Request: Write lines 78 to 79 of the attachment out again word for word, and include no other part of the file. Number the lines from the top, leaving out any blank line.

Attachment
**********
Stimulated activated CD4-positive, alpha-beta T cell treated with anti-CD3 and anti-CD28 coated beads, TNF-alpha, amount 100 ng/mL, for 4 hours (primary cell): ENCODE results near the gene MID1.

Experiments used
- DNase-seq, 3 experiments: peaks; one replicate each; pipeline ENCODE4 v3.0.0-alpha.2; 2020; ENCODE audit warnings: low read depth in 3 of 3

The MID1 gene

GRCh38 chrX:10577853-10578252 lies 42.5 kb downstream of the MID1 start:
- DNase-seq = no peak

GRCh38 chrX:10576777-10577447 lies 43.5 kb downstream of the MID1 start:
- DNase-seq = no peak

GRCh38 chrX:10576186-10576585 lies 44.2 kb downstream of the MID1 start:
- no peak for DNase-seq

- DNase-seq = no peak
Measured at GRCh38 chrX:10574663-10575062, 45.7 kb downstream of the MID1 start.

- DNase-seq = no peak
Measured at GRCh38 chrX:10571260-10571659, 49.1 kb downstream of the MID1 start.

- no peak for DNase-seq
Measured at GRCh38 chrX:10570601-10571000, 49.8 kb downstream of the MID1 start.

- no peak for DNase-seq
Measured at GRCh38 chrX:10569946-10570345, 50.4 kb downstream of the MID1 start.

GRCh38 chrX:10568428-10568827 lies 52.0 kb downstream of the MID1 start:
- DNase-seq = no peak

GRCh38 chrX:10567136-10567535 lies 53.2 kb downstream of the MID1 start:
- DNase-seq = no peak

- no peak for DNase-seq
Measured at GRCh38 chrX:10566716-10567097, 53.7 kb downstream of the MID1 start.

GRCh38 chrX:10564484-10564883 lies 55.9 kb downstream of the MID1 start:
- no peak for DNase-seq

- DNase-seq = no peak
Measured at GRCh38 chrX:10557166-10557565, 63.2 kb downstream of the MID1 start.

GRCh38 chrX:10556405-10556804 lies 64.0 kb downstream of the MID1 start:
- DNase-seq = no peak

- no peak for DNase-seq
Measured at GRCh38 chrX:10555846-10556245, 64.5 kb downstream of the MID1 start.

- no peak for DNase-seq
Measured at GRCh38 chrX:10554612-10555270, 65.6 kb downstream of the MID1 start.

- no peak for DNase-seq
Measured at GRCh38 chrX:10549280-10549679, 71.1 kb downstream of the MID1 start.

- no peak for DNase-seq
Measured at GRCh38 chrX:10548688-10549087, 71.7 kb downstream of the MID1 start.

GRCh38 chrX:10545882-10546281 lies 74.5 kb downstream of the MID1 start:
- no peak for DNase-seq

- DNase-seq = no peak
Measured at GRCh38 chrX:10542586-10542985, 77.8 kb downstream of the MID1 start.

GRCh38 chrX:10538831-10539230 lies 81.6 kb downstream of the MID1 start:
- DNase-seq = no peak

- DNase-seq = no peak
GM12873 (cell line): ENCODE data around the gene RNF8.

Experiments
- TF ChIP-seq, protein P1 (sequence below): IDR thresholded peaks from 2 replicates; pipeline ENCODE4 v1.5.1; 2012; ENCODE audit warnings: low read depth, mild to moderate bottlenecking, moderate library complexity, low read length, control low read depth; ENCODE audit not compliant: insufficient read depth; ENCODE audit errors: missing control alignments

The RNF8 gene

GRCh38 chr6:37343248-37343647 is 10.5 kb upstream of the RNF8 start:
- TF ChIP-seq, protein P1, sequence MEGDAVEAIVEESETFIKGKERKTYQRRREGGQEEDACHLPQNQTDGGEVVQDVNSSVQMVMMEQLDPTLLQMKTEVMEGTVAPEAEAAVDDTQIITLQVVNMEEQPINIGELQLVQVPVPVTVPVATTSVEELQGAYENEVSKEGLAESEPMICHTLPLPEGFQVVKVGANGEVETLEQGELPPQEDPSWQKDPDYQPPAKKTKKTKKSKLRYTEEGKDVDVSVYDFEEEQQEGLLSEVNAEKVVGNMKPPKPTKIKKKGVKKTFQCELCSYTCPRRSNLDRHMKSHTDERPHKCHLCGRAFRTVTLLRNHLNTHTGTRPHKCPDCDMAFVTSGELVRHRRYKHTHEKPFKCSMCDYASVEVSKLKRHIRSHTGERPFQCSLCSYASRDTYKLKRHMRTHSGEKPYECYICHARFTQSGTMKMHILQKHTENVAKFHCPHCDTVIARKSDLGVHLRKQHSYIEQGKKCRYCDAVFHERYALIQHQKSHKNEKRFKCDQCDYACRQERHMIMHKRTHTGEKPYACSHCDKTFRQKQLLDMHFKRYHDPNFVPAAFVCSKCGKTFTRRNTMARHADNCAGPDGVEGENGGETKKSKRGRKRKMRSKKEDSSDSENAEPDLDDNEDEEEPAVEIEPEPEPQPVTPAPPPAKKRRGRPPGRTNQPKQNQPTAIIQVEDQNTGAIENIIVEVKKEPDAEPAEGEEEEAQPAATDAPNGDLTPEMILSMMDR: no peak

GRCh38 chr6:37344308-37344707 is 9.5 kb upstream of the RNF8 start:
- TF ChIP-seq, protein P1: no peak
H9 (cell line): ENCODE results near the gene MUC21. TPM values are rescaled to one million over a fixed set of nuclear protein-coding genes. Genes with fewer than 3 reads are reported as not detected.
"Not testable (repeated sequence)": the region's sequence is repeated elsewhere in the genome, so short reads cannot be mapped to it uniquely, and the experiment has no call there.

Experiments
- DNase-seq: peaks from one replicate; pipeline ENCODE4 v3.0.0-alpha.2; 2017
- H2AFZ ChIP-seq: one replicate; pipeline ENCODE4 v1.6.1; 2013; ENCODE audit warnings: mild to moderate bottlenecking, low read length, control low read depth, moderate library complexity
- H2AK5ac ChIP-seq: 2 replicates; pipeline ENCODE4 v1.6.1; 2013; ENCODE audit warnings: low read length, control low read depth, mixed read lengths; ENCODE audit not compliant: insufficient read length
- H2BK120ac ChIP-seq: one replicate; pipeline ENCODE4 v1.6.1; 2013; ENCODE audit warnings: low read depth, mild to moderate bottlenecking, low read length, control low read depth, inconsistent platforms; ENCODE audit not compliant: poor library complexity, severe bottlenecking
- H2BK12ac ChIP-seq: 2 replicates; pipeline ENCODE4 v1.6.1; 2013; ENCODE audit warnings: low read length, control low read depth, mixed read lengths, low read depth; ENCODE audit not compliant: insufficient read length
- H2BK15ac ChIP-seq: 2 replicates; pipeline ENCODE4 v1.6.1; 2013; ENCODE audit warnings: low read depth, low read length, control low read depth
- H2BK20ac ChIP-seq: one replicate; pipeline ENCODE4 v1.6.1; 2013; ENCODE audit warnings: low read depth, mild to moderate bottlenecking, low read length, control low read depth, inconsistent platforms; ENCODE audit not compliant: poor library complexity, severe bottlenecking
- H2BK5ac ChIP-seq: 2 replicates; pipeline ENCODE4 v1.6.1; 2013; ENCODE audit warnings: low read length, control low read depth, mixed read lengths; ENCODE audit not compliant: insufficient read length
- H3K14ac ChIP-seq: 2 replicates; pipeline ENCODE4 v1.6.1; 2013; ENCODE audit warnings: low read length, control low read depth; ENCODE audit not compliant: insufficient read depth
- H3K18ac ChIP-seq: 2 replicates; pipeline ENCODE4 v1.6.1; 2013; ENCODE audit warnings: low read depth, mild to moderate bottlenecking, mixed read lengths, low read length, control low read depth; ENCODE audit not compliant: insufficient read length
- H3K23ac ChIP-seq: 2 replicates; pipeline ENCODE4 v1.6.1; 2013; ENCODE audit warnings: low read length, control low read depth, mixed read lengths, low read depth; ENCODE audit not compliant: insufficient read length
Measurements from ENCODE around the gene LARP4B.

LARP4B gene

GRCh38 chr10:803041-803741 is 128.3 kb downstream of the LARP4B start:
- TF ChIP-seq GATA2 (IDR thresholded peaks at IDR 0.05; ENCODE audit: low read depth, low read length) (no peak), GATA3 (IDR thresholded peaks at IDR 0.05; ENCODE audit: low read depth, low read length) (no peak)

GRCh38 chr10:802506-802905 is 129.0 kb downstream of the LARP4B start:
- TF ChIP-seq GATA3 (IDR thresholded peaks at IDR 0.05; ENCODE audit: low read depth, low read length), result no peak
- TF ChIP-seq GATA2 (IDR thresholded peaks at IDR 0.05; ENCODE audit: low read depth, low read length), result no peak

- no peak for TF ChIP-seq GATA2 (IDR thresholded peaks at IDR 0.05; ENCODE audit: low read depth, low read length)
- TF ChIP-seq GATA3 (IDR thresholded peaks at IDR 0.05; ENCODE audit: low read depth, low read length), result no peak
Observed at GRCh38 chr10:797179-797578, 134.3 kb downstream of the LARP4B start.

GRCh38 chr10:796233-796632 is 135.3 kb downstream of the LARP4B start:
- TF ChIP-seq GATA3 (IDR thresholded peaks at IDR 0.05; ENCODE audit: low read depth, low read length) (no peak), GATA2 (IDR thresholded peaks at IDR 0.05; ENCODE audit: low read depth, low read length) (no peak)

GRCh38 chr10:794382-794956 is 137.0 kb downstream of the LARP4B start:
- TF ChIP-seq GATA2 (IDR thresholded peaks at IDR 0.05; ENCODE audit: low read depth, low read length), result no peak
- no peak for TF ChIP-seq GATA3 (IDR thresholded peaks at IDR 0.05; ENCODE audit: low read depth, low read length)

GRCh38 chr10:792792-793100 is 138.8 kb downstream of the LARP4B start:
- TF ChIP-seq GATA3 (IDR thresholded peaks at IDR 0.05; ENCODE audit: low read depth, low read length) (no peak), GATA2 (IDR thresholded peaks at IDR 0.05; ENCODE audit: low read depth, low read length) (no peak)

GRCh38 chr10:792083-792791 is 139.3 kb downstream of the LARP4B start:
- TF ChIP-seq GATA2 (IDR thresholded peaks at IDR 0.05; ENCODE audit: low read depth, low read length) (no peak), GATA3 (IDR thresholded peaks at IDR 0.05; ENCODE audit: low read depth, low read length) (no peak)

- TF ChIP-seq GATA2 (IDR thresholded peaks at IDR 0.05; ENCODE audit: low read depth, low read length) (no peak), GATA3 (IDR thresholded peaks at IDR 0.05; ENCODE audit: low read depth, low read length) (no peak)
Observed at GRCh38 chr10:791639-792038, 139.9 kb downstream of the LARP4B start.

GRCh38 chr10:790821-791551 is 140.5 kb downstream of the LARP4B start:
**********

GRCh38 chr10:796233-796632 is 135.3 kb downstream of the LARP4B start:
- TF ChIP-seq GATA3 (IDR thresholded peaks at IDR 0.05; ENCODE audit: low read depth, low read length) (no peak), GATA2 (IDR thresholded peaks at IDR 0.05; ENCODE audit: low read depth, low read length) (no peak)